CSI                                             51%    55%    55%
                                                --     --     --
Consolidated                                    63%    65%    66%
                                                --     --     --

CVI's gross margin decreased 2 percent from fiscal 2001, primarily due to the
acquisition of Biocompatibles in February, whose more mature product line
generates lower margins. Their newer line, featuring phosphorylcholine
technology, is growing and provides margins more in line with CVI's other
specialty products. Going forward, we expect that the continuing shift in
revenue to phosphorylcholine lenses away from the older line, combined with
ongoing manufacturing efficiencies, will result in improved margins.



 


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33 - The Cooper Companies, Inc. and Subsidiaries


For fiscal 2003, we anticipate that CVI's gross margins will remain about the
same as sales in lower-margin international markets expand, including sales to
distributors such as Rohto in Japan, and are offset by increased margins from
improved manufacturing efficiencies at both CVI and Biocompatibles.

Because we manufacture a significant amount of our inventory in England, CVI's
gross margins tend to decrease when the British pound strengthens against the
U.S. dollar and tend to improve when the pound weakens.

CSI's gross margin was 51% of sales in 2002, down from 55% in 2001 and 2000.
During the third quarter of 2002, CSI phased out the Cerveillance colposcopy
system, which captures and stores digital images of the cervix, and recorded a
charge against cost of sales (primarily write down of inventory distribution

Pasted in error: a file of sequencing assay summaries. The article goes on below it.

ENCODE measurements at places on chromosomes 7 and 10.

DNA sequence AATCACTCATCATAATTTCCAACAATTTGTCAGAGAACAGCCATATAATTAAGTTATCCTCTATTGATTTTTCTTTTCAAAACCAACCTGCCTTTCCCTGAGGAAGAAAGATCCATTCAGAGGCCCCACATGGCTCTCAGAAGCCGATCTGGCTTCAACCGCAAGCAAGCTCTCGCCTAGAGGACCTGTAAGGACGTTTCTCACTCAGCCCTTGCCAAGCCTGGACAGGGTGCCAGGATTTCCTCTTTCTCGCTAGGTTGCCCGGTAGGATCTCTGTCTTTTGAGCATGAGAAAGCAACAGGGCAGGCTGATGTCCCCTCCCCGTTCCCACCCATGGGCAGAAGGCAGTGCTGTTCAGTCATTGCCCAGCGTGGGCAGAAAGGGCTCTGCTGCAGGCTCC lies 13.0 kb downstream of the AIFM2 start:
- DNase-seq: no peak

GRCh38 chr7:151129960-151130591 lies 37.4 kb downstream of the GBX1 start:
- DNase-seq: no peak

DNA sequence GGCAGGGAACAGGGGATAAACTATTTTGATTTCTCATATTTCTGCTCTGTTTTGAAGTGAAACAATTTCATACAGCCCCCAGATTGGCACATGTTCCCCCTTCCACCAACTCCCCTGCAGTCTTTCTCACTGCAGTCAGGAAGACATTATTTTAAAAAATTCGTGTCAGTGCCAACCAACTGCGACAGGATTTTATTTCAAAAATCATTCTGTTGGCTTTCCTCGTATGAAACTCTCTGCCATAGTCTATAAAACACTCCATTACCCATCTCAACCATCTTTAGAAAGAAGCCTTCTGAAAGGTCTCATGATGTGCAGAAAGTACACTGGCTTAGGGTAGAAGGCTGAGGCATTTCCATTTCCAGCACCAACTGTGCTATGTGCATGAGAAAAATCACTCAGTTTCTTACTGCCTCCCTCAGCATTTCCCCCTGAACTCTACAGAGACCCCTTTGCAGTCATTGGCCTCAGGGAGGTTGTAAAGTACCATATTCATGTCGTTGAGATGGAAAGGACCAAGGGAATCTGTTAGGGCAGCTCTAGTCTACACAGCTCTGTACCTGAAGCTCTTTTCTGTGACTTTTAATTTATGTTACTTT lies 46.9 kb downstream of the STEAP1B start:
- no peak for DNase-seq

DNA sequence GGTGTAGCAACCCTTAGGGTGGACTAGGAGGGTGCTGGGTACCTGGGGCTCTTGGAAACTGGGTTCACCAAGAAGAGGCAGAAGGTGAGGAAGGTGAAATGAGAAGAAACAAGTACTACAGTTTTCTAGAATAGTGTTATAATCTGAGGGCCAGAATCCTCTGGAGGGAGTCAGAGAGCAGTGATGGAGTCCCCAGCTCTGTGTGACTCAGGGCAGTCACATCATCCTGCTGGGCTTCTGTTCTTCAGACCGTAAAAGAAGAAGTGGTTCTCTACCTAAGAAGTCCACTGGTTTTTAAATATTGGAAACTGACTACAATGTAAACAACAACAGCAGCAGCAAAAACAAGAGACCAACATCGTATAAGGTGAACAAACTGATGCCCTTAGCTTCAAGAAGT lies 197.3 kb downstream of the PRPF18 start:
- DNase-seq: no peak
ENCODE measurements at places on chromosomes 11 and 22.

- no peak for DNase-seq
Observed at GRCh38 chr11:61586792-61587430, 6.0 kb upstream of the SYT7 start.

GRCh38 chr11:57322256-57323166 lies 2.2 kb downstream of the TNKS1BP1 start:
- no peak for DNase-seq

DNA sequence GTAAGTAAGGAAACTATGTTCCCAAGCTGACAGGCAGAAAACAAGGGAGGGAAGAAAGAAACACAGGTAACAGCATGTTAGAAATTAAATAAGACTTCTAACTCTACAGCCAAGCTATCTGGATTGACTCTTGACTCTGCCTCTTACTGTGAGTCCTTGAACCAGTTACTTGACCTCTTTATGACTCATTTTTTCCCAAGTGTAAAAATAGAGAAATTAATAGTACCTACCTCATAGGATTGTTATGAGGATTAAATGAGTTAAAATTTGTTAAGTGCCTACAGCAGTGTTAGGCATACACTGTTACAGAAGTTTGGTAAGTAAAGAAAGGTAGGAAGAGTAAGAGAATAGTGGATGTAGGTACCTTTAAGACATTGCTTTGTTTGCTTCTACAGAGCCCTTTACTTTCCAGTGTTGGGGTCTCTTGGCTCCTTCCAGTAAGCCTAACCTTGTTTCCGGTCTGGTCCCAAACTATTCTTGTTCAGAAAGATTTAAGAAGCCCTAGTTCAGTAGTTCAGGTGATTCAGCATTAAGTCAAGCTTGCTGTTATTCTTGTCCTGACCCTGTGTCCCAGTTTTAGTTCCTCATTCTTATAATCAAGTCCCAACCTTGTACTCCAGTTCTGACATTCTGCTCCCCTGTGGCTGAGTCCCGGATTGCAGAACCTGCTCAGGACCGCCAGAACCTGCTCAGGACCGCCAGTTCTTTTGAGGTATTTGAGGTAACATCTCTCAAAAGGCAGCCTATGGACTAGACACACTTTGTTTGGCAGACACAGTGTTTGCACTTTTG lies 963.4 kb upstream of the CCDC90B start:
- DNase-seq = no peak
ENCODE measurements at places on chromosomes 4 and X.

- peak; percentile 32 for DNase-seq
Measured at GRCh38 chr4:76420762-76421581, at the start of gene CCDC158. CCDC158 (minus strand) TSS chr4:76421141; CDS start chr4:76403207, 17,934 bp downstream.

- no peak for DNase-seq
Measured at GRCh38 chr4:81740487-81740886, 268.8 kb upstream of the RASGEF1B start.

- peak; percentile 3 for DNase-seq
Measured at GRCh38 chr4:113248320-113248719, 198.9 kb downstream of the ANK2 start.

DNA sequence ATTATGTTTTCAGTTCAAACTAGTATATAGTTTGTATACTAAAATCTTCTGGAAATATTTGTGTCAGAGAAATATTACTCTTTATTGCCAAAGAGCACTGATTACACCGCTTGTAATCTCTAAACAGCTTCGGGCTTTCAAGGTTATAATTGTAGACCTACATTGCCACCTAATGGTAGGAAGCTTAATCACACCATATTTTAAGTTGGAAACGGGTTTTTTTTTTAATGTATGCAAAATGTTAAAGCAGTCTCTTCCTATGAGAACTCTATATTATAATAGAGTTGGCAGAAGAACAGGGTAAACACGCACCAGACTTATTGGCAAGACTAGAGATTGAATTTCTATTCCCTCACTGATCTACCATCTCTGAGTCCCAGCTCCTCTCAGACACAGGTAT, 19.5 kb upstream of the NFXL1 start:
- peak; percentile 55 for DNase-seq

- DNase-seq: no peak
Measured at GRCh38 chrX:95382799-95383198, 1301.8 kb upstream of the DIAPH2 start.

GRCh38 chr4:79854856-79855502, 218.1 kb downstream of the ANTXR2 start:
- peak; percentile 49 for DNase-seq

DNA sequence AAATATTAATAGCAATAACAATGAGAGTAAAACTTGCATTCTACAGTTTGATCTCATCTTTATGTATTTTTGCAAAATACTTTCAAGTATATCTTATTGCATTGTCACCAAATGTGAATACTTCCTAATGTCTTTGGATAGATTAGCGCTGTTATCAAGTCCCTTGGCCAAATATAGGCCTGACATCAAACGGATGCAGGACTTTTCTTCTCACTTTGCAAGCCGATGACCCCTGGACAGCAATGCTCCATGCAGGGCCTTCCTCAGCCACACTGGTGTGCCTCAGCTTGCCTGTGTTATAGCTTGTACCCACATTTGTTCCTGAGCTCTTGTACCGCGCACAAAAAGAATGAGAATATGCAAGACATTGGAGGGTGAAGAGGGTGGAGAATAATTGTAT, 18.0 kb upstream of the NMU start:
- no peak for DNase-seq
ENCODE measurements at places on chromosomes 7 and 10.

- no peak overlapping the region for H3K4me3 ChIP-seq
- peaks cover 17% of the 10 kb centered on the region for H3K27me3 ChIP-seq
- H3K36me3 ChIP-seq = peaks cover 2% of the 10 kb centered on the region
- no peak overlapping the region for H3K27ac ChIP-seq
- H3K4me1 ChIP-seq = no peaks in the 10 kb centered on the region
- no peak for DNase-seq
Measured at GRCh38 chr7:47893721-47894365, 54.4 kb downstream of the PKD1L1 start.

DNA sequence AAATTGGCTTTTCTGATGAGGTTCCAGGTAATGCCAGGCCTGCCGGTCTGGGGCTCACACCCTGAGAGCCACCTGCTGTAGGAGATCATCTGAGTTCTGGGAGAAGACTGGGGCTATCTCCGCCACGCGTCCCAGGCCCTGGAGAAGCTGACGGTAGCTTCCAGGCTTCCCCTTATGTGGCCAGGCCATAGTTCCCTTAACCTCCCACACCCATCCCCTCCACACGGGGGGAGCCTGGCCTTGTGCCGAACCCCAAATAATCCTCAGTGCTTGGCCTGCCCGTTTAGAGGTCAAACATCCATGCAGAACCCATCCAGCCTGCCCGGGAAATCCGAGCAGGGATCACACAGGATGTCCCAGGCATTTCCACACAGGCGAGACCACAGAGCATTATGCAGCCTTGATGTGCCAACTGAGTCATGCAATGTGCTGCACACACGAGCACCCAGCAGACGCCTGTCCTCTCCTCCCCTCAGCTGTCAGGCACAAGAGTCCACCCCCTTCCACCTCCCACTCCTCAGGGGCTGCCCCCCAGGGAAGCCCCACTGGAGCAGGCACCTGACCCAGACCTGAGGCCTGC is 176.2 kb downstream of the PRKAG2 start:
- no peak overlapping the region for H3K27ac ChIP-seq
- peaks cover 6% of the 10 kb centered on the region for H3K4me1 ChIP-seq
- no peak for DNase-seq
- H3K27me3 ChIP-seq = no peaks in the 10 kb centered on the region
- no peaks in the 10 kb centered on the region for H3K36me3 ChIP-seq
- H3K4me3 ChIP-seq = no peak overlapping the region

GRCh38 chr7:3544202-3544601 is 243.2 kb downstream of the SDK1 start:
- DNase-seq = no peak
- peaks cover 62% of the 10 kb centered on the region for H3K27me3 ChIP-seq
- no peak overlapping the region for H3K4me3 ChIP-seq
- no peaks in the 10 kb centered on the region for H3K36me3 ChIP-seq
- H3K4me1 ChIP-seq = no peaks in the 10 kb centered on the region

rights and prepaid royalties) of about $2 million.

Cerveillance is being phased out because the Leisegang Prism system, with its
superior optics, acquired with the purchase of Leisegang Medical Inc. in 2000,
is known as the world's finest colposcopy equipment and is favored by customers.

CSI's gross margin from recurring activities (excluding the charge described
above) was 54% for fiscal 2002, down from 55% in 2001, primarily because of the
lower margins of certain products acquired while CSI executed its strategy to
consolidate the women's healthcare market.

For fiscal 2003, we expect that CSI gross margins from recurring activities will
not change significantly. We expect that the integration of recent acquisitions,
which will tend to increase margins, will be offset by future acquisitions and
other alliances that may initially tend to reduce margins.

Selling, General and Administrative Expense ("SGA")
(In millions)                                              2002    2001    2000
---------------------------------------------------       ------   -----   -----
CVI                                                       $ 98.9   $65.1   $56.6
CSI                                                         20.3    18.0    16.0
Headquarters                                                 7.5     6.7     6.7
                                                          ------   -----   -----
                                                          $126.7   $89.8   $79.3
                                                          ======   =====   =====